Second, if you value ownership, assess the group’s commitment to remaining independent. You won’t want your partnership to turn around a few months or years down the road and sell itself to private equity.

Finally, make sure you are comfortable with the level of autonomy you will have over day-to-day practice matters. Most large, national groups retain some central control, though the picture varies widely. Some factors to consider:

  • If you join the group, will you have a voice and vote on group decisions?
  • Which decisions will be made by the national leadership, and which will be made by individual practice sites?

Is leadership constructed of business people, financiers, or physicians? Each of those groups has unique perspectives that affect their decisions and the organization’s culture.

The perfect fit

If you’re currently looking for a group that will offer an ideal blend of support, autonomy, and work-life balance, I can empathize.

Our independent anesthesia group met with many potential affiliation partners as well as investors before we found a solution that was an ideal match for our democratic values. In 2014, we voted to join Vituity because of the cultural fit, management support, and physician ownership.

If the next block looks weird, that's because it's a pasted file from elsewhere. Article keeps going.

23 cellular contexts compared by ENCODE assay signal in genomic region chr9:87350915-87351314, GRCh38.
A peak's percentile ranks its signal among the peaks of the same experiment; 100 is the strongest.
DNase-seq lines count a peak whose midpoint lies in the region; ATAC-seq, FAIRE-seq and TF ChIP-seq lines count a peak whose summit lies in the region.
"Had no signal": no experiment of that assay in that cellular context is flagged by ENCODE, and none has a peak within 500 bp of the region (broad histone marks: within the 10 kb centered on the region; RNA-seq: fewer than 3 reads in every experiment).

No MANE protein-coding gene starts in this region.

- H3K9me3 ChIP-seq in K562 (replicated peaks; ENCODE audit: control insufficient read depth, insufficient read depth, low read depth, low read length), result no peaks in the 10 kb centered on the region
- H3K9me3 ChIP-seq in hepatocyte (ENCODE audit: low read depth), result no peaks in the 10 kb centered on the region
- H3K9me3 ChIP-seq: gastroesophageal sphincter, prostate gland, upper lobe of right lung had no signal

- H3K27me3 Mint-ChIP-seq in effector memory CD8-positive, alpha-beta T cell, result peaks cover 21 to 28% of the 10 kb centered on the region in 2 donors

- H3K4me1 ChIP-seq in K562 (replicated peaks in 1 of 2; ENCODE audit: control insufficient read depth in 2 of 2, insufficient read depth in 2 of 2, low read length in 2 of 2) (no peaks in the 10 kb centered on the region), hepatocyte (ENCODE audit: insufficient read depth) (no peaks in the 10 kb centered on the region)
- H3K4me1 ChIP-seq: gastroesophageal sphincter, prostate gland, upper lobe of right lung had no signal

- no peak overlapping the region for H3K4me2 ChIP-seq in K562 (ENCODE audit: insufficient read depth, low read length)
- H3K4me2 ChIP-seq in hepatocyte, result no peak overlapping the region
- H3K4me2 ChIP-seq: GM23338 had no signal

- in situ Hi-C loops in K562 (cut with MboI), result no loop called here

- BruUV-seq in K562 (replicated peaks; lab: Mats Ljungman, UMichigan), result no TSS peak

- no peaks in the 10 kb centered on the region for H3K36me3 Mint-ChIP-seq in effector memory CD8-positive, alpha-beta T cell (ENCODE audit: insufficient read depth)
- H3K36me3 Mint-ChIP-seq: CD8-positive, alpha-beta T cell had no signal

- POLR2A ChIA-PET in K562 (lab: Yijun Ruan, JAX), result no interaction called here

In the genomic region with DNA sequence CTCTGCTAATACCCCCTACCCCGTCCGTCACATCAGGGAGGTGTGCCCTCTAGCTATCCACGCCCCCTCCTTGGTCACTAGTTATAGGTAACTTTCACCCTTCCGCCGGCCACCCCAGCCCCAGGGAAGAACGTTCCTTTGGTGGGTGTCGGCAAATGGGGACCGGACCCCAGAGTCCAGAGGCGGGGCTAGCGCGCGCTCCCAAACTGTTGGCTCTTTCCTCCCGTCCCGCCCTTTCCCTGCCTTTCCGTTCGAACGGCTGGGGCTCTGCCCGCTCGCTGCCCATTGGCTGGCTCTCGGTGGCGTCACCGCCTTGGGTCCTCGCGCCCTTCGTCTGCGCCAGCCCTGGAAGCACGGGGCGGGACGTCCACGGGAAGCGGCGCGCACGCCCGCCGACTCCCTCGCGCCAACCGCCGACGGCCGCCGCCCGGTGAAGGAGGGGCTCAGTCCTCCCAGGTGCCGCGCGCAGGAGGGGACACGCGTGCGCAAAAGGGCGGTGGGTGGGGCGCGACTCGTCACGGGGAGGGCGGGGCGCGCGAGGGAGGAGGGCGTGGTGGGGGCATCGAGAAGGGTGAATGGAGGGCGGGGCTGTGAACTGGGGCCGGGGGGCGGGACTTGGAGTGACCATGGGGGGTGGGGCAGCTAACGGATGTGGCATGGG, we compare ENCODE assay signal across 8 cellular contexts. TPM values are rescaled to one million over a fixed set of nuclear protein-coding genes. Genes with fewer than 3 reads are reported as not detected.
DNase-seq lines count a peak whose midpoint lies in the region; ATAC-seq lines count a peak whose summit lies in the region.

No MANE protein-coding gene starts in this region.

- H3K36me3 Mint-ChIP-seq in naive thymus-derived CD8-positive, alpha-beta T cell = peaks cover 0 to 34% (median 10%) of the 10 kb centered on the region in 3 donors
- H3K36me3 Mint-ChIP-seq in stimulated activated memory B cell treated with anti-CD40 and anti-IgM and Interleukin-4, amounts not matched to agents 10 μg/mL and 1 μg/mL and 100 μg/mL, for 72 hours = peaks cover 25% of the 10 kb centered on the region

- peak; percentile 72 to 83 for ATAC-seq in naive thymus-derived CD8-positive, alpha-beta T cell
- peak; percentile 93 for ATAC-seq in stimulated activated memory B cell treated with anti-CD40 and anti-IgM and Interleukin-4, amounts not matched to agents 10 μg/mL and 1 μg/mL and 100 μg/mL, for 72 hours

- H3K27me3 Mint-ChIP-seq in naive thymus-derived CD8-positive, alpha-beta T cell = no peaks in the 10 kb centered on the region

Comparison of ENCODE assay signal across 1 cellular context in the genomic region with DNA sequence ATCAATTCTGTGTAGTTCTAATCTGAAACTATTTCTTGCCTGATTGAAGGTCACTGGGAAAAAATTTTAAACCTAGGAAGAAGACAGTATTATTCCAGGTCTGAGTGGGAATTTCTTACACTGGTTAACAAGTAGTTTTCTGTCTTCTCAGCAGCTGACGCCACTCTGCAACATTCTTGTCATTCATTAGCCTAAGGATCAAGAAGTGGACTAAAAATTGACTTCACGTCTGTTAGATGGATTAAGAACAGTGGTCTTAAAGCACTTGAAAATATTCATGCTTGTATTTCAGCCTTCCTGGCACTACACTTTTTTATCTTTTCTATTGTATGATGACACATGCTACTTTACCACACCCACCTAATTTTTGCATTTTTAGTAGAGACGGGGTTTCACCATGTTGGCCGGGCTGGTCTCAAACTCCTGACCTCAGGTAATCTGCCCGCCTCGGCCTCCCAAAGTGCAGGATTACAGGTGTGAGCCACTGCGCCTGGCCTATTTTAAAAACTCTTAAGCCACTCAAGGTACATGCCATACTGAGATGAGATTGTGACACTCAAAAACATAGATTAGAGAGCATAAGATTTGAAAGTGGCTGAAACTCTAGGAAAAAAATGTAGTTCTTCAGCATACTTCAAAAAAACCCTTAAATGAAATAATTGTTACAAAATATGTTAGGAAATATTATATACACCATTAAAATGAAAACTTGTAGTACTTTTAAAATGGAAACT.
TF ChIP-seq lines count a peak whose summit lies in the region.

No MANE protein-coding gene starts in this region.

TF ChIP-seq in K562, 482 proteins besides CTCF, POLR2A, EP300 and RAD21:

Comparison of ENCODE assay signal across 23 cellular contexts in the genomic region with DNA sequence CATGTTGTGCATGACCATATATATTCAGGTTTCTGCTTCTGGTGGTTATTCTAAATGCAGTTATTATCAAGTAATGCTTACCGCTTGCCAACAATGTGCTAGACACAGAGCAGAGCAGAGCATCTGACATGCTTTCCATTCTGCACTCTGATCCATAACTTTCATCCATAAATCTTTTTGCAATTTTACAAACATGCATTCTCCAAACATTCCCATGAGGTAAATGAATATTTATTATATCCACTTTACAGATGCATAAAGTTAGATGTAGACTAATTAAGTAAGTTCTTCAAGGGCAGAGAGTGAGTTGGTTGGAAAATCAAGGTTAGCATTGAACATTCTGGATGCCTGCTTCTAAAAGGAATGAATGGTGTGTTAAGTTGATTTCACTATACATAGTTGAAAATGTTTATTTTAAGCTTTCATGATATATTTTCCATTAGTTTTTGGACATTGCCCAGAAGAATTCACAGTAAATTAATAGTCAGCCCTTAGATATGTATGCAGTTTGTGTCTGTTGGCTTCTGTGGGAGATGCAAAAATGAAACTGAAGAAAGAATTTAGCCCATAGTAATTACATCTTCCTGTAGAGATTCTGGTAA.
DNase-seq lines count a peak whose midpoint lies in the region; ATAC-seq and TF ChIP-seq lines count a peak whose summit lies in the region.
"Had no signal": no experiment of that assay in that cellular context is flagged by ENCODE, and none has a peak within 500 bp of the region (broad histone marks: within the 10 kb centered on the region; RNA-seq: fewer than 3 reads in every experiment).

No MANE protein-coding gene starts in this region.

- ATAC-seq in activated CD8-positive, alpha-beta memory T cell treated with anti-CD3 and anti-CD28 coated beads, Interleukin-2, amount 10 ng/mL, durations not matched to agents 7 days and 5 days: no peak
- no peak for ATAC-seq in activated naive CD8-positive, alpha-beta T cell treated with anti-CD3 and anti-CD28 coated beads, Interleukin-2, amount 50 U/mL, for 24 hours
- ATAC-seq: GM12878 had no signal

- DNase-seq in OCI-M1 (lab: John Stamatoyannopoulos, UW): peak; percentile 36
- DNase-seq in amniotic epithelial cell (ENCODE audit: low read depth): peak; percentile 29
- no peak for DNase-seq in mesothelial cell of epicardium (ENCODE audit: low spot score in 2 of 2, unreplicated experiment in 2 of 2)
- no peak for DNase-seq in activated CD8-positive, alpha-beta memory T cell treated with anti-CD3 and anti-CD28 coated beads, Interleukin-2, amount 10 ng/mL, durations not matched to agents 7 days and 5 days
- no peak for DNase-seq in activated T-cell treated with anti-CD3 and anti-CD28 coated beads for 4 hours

Vituity is a multispecialty practice that provides acute care services to hospitals and health systems across the country. It’s currently the only national, democratic group for anesthesiologists that is 100% physician-owned and -led with no outside investors, shareholders, or private equity.

Like the largest anesthesiology groups, Vituity provides a strong practice management infrastructure that supports recruiting, contracting, consulting, continuing education, and much more. Best of all, our anesthesiology practice sites maintain a large degree of local autonomy over their everyday decisions and finances.

Perks of Anesthesia Partnership

I have seen the decision to affiliate with Vituity benefit both individual anesthesiologists and anesthesia groups in many ways. Here are a few of the highlights:

1. New quality programs and initiatives

My own group used Vituity’s consultants and quality experts to bring new innovations to our hospitals. These included an “expedited recovery form surgery” program for colon cancer patients. We also worked with one hospital’s emergency medicine team (a fellow Vituity practice—another advantage of multispecialty integration) to create a hip fracture protocol that greatly reduced time to surgery and length of stay for these vulnerable patients.

2. Better payer relations with less effort